Who Stole Mona Lisa?
by Ruthie Knapp and Jill McElmurry
In August 1911, an Italian housepainter named Vincenzo Perugia stole the Mona... read more
In August 1911, an Italian housepainter named Vincenzo Perugia stole the Mona Lisa . Author Ruthie Knapp spins the bare facts of that cataclysmic event in the art world into an imaginative, lively story told in the voice of the Mona Lisa herself as she documents her creation and worldwide appeal, as well as her unsettling disappearance. At first, she notes, “I was famous because Leonardo was famous.” Later, she observes, “I was famous for being famous.” After being stolen, “They looked for me in closets and corners. They looked in dustbins and vents . . . The museum posted a reward for my return . . . people came to see No Mona. Millions of people.” Eventually, Mona Lisa was recovered and returned to the museum. “Now you know why I am smiling. I am happy to see you. I am happy to be back where I belong.” An author’s note provides some additional facts about the theft of the Mona Lisa in this playful, vivacious picture book that whimsically deliver a wealth of information about the famous painting. The same can said for Jill McElmurry’s delightful illustrations, full of ample humor as they reflect the narrative action. (Ages 7–12)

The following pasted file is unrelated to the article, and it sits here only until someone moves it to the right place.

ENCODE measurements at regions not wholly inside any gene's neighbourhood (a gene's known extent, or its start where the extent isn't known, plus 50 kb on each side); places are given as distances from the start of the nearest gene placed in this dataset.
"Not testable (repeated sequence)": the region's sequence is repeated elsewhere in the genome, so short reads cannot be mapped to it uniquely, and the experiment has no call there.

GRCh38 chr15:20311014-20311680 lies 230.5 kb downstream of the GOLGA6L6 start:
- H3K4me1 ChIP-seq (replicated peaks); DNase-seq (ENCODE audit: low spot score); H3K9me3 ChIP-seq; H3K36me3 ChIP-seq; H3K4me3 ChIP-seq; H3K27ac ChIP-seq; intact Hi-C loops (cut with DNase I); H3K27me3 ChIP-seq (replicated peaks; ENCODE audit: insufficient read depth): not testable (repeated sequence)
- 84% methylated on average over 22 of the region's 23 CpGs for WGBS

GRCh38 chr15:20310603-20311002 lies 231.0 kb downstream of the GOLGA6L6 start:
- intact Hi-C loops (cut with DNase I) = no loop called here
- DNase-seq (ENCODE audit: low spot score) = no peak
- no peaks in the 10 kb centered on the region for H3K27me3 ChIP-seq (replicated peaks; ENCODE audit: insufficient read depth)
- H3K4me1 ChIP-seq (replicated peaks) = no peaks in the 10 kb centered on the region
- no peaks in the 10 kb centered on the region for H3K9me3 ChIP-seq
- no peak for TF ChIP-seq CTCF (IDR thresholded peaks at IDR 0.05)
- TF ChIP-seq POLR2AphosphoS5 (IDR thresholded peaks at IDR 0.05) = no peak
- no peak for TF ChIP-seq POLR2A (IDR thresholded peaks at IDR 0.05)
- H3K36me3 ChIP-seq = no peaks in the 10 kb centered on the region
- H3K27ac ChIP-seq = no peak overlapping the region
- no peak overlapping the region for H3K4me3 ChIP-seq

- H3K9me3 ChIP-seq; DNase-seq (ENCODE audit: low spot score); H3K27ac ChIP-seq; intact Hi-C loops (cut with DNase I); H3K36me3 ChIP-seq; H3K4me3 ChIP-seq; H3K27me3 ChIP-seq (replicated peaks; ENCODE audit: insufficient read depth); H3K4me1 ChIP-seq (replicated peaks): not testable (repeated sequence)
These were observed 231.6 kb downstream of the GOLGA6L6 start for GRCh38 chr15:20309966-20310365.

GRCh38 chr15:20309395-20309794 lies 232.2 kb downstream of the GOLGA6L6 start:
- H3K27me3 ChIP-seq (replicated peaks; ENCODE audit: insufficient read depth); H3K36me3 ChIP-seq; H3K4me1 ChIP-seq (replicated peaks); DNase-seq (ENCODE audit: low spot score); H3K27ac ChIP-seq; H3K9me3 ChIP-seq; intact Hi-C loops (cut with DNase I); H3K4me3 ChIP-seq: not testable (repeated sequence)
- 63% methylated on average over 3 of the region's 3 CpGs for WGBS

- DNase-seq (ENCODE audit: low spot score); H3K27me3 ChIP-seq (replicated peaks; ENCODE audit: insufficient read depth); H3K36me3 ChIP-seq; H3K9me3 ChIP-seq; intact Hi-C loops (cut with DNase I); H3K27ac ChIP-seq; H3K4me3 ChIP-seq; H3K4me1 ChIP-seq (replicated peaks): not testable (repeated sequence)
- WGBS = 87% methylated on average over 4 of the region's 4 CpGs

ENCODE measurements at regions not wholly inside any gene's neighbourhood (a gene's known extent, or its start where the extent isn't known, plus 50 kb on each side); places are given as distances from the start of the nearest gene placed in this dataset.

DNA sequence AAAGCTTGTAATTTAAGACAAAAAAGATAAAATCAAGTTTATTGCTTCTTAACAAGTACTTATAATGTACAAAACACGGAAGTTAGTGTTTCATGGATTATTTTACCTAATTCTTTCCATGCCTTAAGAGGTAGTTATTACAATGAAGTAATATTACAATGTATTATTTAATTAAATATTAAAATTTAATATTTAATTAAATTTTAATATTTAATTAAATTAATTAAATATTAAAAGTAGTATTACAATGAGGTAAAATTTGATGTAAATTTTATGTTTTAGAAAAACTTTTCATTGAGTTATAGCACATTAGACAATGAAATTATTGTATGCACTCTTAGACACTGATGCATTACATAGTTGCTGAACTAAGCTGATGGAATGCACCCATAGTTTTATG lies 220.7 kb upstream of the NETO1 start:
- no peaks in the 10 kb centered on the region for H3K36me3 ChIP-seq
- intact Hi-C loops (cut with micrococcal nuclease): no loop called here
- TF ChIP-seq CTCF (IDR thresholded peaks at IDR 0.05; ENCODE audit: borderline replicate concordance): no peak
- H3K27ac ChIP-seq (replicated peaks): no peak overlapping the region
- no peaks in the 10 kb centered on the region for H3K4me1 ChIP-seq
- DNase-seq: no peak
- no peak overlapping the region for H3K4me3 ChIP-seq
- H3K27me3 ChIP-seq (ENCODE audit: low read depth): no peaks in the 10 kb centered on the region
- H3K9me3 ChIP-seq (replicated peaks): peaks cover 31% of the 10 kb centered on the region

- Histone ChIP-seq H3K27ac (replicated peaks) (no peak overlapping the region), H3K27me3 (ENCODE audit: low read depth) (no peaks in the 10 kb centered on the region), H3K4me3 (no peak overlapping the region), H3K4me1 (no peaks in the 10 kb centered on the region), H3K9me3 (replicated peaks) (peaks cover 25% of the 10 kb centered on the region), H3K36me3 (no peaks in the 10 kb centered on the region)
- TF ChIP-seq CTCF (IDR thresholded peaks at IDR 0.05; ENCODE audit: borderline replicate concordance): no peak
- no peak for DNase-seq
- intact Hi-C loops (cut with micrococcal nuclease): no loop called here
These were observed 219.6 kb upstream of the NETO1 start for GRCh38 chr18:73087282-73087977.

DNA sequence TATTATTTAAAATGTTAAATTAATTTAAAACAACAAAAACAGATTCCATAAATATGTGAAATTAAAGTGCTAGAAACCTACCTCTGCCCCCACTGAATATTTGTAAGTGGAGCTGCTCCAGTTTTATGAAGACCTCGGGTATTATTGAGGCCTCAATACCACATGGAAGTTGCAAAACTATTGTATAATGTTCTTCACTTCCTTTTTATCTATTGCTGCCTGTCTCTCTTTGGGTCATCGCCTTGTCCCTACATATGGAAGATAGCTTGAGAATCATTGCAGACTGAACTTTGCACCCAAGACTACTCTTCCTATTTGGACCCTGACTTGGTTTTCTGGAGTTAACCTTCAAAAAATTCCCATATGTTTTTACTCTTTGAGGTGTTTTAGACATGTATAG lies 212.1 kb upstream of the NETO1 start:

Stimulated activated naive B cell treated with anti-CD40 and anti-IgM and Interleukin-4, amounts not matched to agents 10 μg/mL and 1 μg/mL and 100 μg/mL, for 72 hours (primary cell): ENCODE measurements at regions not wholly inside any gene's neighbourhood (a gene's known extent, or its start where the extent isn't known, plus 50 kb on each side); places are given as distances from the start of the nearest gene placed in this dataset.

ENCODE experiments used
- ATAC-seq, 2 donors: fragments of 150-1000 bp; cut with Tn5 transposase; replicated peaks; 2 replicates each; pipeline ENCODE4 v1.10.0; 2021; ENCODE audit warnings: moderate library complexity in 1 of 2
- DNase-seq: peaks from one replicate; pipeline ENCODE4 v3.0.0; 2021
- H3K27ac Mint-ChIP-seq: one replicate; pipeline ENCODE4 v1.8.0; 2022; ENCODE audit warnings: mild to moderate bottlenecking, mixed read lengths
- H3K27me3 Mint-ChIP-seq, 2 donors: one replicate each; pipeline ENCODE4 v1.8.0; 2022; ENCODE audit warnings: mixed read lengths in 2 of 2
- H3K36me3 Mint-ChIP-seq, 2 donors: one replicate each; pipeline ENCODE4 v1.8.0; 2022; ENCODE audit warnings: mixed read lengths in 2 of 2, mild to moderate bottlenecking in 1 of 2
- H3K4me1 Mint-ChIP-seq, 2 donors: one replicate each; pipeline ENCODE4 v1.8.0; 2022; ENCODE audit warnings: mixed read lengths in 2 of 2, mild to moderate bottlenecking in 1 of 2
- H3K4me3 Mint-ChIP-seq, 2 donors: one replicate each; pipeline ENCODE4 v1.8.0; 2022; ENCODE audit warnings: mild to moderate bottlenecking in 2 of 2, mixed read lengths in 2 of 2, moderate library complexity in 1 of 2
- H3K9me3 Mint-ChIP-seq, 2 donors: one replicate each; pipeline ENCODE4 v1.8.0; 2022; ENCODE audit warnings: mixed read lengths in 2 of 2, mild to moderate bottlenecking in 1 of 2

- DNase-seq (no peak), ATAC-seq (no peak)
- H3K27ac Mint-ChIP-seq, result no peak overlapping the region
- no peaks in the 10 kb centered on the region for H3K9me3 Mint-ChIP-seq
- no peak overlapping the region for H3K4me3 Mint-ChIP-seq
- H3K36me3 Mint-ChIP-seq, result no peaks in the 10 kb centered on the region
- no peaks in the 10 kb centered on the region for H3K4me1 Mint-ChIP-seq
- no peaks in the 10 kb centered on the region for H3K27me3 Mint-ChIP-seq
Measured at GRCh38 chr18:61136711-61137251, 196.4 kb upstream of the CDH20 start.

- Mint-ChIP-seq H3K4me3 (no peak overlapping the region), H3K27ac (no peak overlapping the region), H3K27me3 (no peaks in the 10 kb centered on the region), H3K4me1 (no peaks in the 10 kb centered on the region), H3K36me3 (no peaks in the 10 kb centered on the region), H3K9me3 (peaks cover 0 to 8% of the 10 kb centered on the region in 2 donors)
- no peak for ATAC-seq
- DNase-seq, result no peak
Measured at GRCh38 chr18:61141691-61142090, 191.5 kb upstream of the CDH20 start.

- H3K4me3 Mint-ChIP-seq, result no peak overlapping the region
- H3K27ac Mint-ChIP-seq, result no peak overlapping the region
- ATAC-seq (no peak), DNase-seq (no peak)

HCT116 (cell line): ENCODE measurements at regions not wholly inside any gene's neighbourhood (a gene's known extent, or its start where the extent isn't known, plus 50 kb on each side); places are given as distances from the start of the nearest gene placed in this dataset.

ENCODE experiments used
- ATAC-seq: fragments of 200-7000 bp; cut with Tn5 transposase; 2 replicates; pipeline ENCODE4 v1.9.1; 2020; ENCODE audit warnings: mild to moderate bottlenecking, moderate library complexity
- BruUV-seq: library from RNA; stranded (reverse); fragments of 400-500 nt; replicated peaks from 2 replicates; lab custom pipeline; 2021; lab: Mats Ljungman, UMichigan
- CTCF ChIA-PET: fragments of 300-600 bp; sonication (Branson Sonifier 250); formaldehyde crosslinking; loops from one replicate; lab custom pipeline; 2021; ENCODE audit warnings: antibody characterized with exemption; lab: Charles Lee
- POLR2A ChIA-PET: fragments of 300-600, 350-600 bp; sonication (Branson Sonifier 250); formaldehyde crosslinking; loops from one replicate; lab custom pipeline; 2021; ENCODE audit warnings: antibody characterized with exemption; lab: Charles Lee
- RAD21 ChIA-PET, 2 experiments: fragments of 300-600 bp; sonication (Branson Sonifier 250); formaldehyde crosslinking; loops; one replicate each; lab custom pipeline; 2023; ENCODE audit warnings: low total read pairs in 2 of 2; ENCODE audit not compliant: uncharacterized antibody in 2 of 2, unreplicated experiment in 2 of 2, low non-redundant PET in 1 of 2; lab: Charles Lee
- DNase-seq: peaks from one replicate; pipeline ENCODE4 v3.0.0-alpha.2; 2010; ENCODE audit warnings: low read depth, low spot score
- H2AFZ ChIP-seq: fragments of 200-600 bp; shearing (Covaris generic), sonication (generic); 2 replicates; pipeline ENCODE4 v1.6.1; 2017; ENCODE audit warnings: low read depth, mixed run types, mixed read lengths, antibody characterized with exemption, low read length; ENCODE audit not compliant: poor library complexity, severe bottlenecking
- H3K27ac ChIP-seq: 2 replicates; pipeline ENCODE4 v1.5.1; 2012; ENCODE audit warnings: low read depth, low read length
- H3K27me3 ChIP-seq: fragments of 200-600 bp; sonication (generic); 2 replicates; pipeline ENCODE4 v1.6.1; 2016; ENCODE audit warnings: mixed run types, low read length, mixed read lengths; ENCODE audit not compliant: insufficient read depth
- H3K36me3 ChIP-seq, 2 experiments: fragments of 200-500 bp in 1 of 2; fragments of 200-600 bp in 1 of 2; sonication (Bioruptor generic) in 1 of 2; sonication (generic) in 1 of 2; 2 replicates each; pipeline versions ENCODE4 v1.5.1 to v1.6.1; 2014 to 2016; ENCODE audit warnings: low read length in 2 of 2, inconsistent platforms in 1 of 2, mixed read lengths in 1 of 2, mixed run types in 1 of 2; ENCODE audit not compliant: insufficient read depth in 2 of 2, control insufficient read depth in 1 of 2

© Cooperative Children's Book Center, Univ. of Wisconsin - Madison, 2011
Year Published 2010
Word Count 1,244
- Text Complexity
- Lexile Level: 530L
- ATOS Reading Level: 3
- AR Quiz Numbers
- Lists With This Book
- Picture Books for Older Children & Teens
Created by TeachingBooks
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